In the past, convenience stores differentiated themselves from privately run groceries by position, diverse goods and modern services. Now, they tend to set up large stores integrated with fast food shops to attract youth and office workers.
HCMC residents were reported as queuing up at the first 7-Eleven shop at Saigon Trade Center on June 15, the opening day of the shop.
N.N. Huong, who visited with her teenage daughter, said she was curious about the new brand and she wanted to find out if there was any difference with the Ministop shop located next to her house.
Seven System Vietnam said 7-Eleven offers hundreds of dishes suitable to Vietnamese taste, and provides lunches to office workers with 20 alternatives. Besides the products with private brands, 7-Eleven also provides facilities such as dining area, wifi and card payment services.
After a decade of slow development, convenience stores have been developing strongly in the last three years.
FamilyMart, Ministop and B’s, after changing the joint venture model, have been stepping up the expansion of the chains.
Each of the brands has had 40-50 new shops set up every year. In the last three years, the network of 24/24 convenience stores has grown threefold and expanded to other provinces and cities besides Hanoi and HCM City.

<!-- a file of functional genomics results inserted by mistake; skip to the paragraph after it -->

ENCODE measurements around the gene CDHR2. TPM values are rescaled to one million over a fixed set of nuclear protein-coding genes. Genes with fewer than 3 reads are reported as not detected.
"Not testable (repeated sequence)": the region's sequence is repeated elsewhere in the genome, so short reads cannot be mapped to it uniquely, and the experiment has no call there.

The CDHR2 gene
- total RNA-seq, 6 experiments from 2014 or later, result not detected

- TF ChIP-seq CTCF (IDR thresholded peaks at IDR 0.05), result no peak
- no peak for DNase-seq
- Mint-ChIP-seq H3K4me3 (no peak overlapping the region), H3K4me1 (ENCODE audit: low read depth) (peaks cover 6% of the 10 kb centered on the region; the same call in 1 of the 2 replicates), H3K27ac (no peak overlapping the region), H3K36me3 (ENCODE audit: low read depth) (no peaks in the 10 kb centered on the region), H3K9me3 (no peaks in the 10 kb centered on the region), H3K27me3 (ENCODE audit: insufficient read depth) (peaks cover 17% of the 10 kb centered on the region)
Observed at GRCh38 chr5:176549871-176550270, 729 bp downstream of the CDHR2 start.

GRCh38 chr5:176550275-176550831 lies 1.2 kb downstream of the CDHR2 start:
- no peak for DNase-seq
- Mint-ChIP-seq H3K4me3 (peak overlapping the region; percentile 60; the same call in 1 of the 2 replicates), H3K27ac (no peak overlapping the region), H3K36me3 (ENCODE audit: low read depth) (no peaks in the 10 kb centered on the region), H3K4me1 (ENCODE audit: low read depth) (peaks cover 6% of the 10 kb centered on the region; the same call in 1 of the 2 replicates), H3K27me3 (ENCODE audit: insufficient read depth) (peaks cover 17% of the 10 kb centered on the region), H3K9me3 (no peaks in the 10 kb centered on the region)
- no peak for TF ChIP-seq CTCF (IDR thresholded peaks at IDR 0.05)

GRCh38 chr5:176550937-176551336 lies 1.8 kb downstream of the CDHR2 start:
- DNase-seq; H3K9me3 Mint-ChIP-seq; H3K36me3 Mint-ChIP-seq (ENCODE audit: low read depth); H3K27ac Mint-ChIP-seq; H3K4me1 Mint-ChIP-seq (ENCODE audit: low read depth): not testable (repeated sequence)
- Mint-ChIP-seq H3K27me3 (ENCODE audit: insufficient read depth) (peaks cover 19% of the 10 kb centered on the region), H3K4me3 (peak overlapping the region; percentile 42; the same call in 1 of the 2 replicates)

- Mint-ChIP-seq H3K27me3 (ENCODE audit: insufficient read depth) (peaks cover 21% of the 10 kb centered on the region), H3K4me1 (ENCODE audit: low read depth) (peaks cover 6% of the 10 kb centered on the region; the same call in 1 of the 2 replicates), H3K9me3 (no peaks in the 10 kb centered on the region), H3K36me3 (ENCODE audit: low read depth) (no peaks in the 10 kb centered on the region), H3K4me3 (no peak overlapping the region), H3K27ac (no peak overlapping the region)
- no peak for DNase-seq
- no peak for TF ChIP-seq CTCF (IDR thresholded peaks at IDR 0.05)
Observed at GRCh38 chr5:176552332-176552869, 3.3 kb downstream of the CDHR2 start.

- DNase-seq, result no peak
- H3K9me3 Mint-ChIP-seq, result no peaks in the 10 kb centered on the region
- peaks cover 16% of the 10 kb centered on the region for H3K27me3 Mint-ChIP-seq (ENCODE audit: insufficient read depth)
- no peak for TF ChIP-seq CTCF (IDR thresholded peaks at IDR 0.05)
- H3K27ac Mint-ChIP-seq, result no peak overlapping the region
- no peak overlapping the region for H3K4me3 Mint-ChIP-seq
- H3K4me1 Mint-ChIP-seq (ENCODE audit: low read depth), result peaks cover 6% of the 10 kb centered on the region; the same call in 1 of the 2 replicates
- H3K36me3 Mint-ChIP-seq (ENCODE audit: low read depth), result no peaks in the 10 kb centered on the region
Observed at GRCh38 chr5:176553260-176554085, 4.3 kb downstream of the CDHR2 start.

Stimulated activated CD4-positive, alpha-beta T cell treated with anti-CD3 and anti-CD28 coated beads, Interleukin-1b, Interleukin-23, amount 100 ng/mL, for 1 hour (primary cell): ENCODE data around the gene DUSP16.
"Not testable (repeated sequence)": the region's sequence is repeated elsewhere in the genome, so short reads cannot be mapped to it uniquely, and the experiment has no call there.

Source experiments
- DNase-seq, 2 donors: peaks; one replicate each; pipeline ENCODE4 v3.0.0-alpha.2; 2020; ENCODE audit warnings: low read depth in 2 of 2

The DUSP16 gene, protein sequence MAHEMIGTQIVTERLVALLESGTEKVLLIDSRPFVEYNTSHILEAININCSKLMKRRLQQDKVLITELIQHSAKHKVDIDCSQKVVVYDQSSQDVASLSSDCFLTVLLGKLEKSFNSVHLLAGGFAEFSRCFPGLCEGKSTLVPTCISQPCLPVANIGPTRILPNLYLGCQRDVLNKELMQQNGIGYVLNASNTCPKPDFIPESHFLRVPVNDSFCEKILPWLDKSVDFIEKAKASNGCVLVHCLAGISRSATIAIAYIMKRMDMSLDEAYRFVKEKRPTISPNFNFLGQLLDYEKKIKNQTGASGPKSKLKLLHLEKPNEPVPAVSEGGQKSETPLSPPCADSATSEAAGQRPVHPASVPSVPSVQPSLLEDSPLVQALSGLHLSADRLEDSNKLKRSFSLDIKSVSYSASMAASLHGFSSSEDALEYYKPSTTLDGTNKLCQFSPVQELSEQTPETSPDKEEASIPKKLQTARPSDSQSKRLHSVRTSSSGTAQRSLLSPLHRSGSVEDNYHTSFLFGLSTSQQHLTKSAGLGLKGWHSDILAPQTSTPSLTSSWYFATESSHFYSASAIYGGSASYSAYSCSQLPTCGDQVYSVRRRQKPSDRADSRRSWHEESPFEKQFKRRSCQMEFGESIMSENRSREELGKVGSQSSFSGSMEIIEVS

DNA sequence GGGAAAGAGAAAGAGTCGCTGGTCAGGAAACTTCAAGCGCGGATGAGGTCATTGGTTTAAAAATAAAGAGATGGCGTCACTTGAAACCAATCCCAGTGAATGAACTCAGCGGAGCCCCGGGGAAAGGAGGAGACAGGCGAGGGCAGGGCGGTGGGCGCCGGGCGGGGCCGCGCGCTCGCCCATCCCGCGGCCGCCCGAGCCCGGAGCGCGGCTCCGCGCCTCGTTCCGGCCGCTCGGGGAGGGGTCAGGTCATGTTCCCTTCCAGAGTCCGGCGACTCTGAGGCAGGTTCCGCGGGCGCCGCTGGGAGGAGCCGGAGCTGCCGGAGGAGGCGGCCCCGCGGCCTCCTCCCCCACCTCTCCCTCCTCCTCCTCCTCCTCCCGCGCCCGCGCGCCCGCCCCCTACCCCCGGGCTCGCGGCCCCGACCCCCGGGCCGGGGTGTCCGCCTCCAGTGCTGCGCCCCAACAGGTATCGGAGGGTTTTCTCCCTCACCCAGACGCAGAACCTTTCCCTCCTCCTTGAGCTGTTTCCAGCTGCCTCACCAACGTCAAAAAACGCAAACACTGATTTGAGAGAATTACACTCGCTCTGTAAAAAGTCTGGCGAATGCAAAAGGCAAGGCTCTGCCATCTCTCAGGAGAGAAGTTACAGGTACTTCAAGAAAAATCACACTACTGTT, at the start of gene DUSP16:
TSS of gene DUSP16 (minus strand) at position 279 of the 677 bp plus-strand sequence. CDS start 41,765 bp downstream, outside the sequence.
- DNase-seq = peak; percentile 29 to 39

Analysts said though the high retail premises rent remains the biggest obstacle for the development of convenience stores (which accounts for 40 percent of operation costs), convenience stores have overcome a difficult period to form large-scale chains.
Most convenience store chains are part of large corporations such as Aeon, Central Group, Saigon Co.op, Vingroup and SATRA.
Aeon, for example, now owns many retail chains in Vietnam, including Ministop, which is open 24/24 hours, located in central districts; Aeon Fivimart, known as food shops; Aeon Citimart B&B, located in apartment blocks; and Daiso, the single-price chain, which all connect other models, from supermarkets, hypermarkets and shopping malls to other potential segments of the retail market.
Zakkamart, a 100% Vietnamese owned chain, established three years ago, opens two new shops every month on average. The difference between Zakkamart and other convenience stores is that the chain sells fresh food, vegetables and fruits and frozen products.
Nguyen Van Khoa, deputy general director of Satra, said Satra provides daily meals, and does not only focus on FMCG (fast-moving consumer goods).